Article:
Belfast Telegraph

Off-duty PSNI officer declared 'I'm the police' before punching man at Belfast bar

Officer cautioned after Police Ombudsman investigation

A PSNI officer has been cautioned after a Police Ombudsman investigation found that he assaulted a man at a bar while off-duty and unlawfully accessed information on police computer systems.

The officer was found to have punched a man in the face during an argument at a bar in Belfast city centre in August 2014.

The victim later lodged a complaint with the Police Ombudsman’s Office, stating that the officer told him he was in the police before punching him on the nose.

He said the officer was drunk and aggressive and had been escorted from the premises by door staff, but was trying to get back in to get his coat.

The complainant said he intervened to try to diffuse the situation, but the officer refused to calm down and came towards him with a car key in his hand, told him he was a police officer and then punched him.

The complainant said the officer was then restrained on the ground by bar staff, while the bar manager reported the incident to police.

He added that the officer threatened him, saying, "You’re in a world of hurt" and "you think you’re safe, wait until later".

In the wake of the incident, the PSNI’s Discipline Branch contacted the Police Ombudsman’s Office to advise of concerns that the officer may have unlawfully accessed information on a police computer.

A Police Ombudsman investigator obtained statements from the complainant and members of the bar staff, and examined police records relating to the incident.

CCTV footage from within the bar was also obtained. It showed that the officer had left the bar of his own accord, but did not show the confrontation with the complainant.

The officer was interviewed under caution and denied assault.

He said he was annoyed at having been manhandled by bar staff, and felt staff were unreasonable in not allowing him to retrieve his coat.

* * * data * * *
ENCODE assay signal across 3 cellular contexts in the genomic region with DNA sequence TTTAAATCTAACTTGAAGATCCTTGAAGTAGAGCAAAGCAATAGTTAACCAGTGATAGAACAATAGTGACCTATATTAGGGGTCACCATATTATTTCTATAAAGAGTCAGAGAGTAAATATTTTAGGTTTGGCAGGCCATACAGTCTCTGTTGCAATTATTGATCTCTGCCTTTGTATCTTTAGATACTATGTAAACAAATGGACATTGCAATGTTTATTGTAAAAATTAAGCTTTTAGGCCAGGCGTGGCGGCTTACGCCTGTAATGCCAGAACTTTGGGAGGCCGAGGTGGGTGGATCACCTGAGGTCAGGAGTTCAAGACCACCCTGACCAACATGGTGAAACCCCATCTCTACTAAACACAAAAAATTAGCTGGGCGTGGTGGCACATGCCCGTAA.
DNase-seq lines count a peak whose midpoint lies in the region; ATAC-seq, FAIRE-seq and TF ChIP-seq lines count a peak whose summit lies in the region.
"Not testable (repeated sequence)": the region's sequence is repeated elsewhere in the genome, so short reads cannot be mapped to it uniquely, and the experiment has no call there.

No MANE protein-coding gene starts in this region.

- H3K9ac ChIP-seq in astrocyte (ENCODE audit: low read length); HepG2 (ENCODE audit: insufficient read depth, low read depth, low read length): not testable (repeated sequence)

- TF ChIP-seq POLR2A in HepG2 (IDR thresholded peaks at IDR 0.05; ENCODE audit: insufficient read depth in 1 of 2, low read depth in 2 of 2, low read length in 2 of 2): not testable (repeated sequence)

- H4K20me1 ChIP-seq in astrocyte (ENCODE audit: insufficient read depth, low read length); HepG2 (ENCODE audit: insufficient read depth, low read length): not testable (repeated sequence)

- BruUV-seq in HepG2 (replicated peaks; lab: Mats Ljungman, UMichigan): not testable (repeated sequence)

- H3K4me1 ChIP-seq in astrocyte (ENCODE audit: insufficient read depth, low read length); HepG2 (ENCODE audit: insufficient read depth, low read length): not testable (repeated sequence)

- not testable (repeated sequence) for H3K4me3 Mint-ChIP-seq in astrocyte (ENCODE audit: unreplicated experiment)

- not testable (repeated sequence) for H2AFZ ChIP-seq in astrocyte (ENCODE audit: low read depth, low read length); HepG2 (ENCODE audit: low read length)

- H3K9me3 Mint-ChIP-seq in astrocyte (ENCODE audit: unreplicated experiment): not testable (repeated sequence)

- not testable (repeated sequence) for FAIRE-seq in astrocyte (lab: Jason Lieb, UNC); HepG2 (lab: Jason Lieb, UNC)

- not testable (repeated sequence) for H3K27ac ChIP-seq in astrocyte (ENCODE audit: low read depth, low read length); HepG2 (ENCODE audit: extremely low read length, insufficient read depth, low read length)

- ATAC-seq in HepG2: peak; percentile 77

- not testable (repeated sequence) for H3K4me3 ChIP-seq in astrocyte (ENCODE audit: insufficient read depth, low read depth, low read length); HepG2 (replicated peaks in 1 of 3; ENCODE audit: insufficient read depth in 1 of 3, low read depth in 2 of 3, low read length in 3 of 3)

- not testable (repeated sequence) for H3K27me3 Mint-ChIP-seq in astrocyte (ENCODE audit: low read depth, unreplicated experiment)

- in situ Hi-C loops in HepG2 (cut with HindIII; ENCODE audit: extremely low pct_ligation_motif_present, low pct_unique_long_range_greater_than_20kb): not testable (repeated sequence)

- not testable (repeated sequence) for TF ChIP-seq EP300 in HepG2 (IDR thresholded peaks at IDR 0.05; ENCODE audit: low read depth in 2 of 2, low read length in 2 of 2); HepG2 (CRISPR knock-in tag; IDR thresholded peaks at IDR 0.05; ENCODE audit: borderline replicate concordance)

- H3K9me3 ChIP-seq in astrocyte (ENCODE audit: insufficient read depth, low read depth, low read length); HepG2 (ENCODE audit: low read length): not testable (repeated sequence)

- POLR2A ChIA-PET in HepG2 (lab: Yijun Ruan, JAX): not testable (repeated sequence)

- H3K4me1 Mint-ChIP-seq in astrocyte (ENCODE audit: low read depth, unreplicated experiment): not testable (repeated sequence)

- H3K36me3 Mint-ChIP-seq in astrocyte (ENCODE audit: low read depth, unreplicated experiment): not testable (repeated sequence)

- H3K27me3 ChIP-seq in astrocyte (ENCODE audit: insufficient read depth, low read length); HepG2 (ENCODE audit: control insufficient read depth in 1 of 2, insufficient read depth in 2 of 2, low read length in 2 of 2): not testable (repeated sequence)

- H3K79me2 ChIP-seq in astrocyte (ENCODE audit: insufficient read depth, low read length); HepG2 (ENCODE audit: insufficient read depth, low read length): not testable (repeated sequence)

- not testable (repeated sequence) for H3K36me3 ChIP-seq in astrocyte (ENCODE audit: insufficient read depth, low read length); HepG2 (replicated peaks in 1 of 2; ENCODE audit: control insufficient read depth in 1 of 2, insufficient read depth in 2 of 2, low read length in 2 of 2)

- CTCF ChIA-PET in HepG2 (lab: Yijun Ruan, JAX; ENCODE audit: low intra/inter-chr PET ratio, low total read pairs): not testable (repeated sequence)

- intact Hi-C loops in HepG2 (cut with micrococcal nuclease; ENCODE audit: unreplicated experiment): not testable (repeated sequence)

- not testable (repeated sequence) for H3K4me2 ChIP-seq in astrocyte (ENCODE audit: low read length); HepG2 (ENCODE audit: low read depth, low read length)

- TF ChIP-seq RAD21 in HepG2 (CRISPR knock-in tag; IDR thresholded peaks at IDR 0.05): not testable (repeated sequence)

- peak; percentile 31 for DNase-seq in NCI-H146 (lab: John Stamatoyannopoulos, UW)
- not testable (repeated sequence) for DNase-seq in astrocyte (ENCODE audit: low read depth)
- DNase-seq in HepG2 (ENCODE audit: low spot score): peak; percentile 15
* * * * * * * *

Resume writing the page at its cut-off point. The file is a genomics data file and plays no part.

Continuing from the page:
He said he was stopped from going back into the bar to get his jacket and put his hands up to stop staff grabbing him. He had his key in his hand and said it was possible that it had flipped out and struck the complainant, but if it had it was accidental.

He accepted, however, that he had unlawfully accessed information on a police computer system.

After completing her investigation, the Police Ombudsman investigator sent a file to the Public Prosecution Service (PPS).

The PPS found that the evidence supported the complainant’s allegations of assault, and that the officer had made inappropriate use of police systems.

After consultation with the complainant, the PPS offered the officer an adult caution for the offences, which he accepted.

The PPS found insufficient evidence to support the complainant’s allegations that the officer had threatened him.

The Police Ombudsman also concluded that the officer had breached the police Code of Ethics and recommended that he be disciplined.

The PSNI has implemented the recommendation.

Superintendent Darrin Jones said: “The Police Service of Northern Ireland expects its officers and staff to behave professionally, ethically and with the utmost integrity at all times.

"We are committed to ensuring that where officers and staff fail to maintain the high standards expected of them they are dealt with robustly.

"Following an independent investigation by the Police Ombudsman, the officer involved in this incident accepted an adult caution from the PPS and in addition, has also been subject to a disciplinary process for breaching the police code of ethics. 

"Whilst the PSNI takes extremely seriously any allegation of wrongdoing, instances such as this must be put into context of the overall size of the organisation.

"The actions of this officer are not representative of the excellent work police officers carry out across Northern Ireland on a daily basis as we strive to keep people safe.”

Belfast Telegraph Digital


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